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“The stuff that drives scientists into their laboratories instead of onto the golf links is the passion to answer questions, hopefully important questions, about the nature of nature. Getting a fix on important questions and how to think about them from an experimental point of view is what scientists talk about, sometimes endlessly. It is those conversations that thrill and motivate.”
Neuroscientist Michael Gazzaniga

As educators and parents become more cognizant of the impact they have on the growing brain, they often begin asking, “How does the human brain work and what can I do to nurture its covert operations?” This intriguing centuries-old question is still an enormous mystery to most of us, but there are several fascinating sub-questions whose individual answers can aid in piecing together some of the constituent keys to constructing an answer to our important original question. Among those questions are,

  • What parts inside the brain are involved in allowing for thinking, learning and memory?
  • Does the brain change during life and during the process of learning or is it a permanently fixed/hard-wired creation?
  • What can we do in our schools (and homes) to enhance learning and what can we do to remain mentally alert and healthy as we age?

In years past, we would often engage in a lengthy and detailed discourse examining the issues of learning, knowledge acquisition and child development. During those conversations, we deliberately avoided even mentioning the human brain as the foremost contributor to these activities or as actually orchestrating every aspect of these events, although the role of the brain genuinely merited a centerpiece status.

However, the most recent advances in the fields of molecular biology, neuroanatomy, medicine, brain-imaging, genetics and the numerous branches of neuroscience emerging today, now permit us to take a closer look at the chemical, functional and structural facets of just how the brain actually does work. We are discovering the many neurophysiological correlates of cognitive functioning and the neural activities that regulate all components of human learning. The human brain, acclaimed as the universe’s most complex structure known by man, is gaining currency in these discussions and is now ascending to its rightful place as the focal point of all learning equations.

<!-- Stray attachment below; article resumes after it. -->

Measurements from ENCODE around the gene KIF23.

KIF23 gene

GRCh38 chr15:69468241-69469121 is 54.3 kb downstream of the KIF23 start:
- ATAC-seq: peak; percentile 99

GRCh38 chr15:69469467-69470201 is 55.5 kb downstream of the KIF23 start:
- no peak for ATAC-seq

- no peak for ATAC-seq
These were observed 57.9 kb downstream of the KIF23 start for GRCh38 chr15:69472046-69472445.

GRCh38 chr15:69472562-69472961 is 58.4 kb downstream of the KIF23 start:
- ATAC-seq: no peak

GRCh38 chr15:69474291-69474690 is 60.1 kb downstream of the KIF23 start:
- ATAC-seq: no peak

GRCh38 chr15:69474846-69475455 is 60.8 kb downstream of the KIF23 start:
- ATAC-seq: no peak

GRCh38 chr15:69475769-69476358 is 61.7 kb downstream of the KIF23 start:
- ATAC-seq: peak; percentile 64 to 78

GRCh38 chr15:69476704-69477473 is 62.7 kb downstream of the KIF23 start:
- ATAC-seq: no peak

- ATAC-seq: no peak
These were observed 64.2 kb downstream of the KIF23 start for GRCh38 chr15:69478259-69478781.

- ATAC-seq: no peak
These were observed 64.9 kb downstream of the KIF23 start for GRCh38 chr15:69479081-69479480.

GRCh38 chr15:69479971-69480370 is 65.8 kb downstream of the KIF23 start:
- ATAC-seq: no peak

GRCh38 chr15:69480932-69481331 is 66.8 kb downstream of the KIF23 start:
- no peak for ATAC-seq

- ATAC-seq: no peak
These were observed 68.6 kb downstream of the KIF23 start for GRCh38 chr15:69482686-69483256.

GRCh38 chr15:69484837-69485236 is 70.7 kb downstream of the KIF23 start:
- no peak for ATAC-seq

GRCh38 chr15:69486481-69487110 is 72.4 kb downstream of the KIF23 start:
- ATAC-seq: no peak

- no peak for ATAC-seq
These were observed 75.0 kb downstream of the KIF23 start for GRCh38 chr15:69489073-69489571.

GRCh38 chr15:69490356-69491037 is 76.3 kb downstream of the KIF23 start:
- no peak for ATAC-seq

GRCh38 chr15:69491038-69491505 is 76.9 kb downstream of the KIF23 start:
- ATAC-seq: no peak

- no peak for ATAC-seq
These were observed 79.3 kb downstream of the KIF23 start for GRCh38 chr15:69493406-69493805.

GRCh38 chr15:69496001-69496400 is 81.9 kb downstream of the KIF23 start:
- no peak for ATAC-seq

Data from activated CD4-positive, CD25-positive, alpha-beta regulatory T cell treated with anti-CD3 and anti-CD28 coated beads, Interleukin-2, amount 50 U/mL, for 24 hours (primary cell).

It has been said that the next great journey of discovery for humankind will not be in outer space, but in the inner space of the human brain. In order to grasp what is happening in the interior of that well-concealed “inner space” of our students (to say nothing of our enlightened self-interest), it is helpful to understand the answers to the following big

questions about the human brain:

What are the basic parts of the human brain and what do they do?

We have yet to discover any object on earth that is better organized, more adaptable or capable of performing at a higher creative level than the human brain. But, what are the parts of our brains and the unique characteristics that promote these impressive capabilities?

There are two major parts to the human nervous system — the peripheral nervous system and thecentral nervous system. The sensory receptors in the peripheral nervous system (PNS) receive information or stimulation from in the local environment and send it to the central nervous system (CNS), where we process the incoming information. The brain is part of the central nervous system, which is composed of the brain and the spinal column. Once a decision has been made by the brain, the “command post,” concerning precisely what to do with the incoming information, the brain transmits signals to the muscles, glands and other organs for the execution of its “final answer” or its immediate reaction.

In vertebrates, the brain is customarily divided into the forebrain, the midbrain and the hindbrain. However, the brain is also described as being composed of three basic interconnected anatomical components:

1. The brain stem, which is approximately the same size of your index finger, controls the vital processes such as heart rate, breathing, and digestion. It monitors most of our body’s sur vival mechanisms